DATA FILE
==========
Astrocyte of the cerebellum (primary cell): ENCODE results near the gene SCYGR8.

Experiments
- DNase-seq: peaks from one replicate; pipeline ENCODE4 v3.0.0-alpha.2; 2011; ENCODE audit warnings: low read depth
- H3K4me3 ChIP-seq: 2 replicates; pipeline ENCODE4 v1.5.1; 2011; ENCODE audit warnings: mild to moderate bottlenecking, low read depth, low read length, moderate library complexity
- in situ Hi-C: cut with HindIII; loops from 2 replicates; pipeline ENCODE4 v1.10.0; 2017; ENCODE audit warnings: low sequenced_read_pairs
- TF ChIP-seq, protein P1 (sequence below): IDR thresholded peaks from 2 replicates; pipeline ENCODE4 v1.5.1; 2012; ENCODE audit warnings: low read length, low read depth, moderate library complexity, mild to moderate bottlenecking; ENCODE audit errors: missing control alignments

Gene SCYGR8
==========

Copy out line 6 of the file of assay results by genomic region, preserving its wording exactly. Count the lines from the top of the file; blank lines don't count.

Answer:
- TF ChIP-seq, protein P1 (sequence below): IDR thresholded peaks from 2 replicates; pipeline ENCODE4 v1.5.1; 2012; ENCODE audit warnings: low read length, low read depth, moderate library complexity, mild to moderate bottlenecking; ENCODE audit errors: missing control alignments